BACKGROUND : Chest pain is a common clinical syndrome. However, there is a paucity of African
studies describing the causes, prevalence, aetiology, and disposition of patients with chest
pain presenting in the emergency department (ED).
AIM : The aim of this retrospective descriptive study was to determine the prevalence, causes,
demographics, and disposition of all adult patients with the main complaint of chest pain
presenting at the ED of a regional hospital in South Africa.
METHODS : Records of all patients 18 years and older presenting with the complaint of chest
pain from 1 December 2011 through 10 April 2012 were assessed. A data collection sheet
capturing patient demographics and disposition from the ED was used. The diagnosis was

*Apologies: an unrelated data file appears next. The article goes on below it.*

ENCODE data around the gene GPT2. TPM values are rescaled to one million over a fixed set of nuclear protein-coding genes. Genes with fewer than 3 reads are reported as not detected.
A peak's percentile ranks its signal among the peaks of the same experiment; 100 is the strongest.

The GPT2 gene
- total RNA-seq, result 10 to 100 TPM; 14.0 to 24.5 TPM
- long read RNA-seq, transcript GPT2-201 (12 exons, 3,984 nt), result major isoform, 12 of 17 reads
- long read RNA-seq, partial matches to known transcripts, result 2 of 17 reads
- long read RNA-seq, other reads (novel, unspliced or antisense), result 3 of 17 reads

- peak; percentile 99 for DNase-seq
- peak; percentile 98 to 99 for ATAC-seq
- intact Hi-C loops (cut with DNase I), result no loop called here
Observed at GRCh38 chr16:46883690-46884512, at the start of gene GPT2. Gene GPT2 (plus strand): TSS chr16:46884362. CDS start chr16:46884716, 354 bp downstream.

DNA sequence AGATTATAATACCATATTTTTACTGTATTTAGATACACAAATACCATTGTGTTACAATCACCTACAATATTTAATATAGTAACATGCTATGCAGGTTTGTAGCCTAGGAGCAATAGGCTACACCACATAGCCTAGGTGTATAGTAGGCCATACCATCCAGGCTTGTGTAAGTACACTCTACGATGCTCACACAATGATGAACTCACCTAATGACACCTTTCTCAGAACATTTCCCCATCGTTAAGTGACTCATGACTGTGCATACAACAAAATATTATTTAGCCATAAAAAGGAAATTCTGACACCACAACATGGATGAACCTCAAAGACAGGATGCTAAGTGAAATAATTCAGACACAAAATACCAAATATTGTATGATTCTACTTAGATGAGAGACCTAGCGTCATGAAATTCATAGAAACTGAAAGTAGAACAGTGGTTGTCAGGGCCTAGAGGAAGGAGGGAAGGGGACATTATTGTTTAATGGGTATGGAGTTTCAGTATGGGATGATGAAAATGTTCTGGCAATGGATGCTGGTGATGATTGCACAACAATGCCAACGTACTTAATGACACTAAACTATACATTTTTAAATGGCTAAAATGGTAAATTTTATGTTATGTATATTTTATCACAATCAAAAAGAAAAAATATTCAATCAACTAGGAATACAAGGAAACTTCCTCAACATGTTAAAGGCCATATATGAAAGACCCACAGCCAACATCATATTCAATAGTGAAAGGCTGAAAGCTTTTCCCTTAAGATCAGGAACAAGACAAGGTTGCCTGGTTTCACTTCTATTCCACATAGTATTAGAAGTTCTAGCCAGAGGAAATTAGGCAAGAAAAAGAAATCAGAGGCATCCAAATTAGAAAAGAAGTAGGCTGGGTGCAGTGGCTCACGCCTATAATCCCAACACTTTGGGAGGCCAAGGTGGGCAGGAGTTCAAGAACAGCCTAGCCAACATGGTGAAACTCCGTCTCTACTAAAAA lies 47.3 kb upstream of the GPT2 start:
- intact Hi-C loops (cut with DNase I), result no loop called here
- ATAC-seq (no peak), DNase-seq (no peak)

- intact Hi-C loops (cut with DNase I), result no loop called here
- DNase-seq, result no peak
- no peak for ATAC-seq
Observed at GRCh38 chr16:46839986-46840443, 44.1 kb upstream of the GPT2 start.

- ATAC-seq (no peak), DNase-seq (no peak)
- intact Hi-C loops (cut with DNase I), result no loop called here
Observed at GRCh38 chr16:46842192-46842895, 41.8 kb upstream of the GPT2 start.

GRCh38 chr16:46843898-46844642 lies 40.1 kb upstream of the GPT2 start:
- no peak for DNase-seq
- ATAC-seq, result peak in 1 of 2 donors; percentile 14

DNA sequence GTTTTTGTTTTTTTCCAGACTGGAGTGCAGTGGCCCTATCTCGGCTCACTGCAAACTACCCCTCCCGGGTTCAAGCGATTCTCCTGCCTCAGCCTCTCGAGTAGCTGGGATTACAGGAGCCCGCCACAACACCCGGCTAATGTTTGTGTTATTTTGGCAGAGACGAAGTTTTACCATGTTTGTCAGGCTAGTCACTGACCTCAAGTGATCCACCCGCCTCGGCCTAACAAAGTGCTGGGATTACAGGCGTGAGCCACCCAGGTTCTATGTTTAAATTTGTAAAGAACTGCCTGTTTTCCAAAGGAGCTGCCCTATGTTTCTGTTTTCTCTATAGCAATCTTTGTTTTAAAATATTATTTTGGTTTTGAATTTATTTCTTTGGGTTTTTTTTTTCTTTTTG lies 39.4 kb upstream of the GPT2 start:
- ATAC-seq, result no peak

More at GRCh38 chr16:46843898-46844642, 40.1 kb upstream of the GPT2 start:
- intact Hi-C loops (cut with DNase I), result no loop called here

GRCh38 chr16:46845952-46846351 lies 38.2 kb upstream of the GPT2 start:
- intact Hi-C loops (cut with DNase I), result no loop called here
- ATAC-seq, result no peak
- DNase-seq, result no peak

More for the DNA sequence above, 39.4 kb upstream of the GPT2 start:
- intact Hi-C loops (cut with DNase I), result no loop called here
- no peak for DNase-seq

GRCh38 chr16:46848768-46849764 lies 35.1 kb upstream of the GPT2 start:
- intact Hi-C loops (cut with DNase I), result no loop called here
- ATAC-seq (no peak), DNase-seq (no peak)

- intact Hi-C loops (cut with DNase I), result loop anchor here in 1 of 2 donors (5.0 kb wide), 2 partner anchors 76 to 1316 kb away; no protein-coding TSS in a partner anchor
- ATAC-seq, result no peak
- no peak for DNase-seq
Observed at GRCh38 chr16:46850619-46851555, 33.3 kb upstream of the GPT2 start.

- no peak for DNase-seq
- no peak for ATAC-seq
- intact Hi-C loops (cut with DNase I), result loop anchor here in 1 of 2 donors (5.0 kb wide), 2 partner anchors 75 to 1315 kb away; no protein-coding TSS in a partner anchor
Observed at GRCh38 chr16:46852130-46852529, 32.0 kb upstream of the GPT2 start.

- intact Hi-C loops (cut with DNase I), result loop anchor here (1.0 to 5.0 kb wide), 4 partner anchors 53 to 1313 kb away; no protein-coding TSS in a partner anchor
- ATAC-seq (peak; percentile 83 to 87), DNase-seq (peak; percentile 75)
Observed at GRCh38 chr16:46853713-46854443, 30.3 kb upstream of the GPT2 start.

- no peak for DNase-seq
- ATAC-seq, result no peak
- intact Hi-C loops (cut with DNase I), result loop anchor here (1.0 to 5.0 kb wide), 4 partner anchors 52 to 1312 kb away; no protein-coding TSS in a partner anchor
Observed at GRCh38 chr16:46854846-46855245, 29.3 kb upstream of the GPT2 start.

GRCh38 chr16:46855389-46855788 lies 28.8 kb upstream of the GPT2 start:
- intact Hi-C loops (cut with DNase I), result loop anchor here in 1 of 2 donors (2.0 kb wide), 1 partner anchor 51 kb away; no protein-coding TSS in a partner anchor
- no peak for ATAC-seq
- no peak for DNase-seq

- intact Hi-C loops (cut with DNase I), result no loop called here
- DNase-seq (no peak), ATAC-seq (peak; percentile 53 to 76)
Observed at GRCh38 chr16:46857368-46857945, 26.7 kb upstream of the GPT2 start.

subdivided into groups: cardiovascular, respiratory, gastrointestinal, musculoskeletal,
psychiatric/psychogenic, other, and unknown.
RESULTS : Of the 312 patients presenting with chest pain, 210 patient files were retrieved. The
prevalence of non-traumatic chest pain was 1.66%. Respiratory disease was the most common
cause (36.19%), with pneumonia the most common diagnosis (24.40%). Logistic regression
showed diagnoses of acute cardiovascular disease or respiratory disease, older age, and
transport by ambulance as being associated with admission.
CONCLUSION : The main cause of acute chest pain was found to be respiratory disease,
followed by musculoskeletal disorders. In the African context, the aetiology of acute chest
pain differs from that in first world countries. Health workers should therefore pay special
attention to respiratory conditions during diagnosis and management in African patients
with acute chest pain.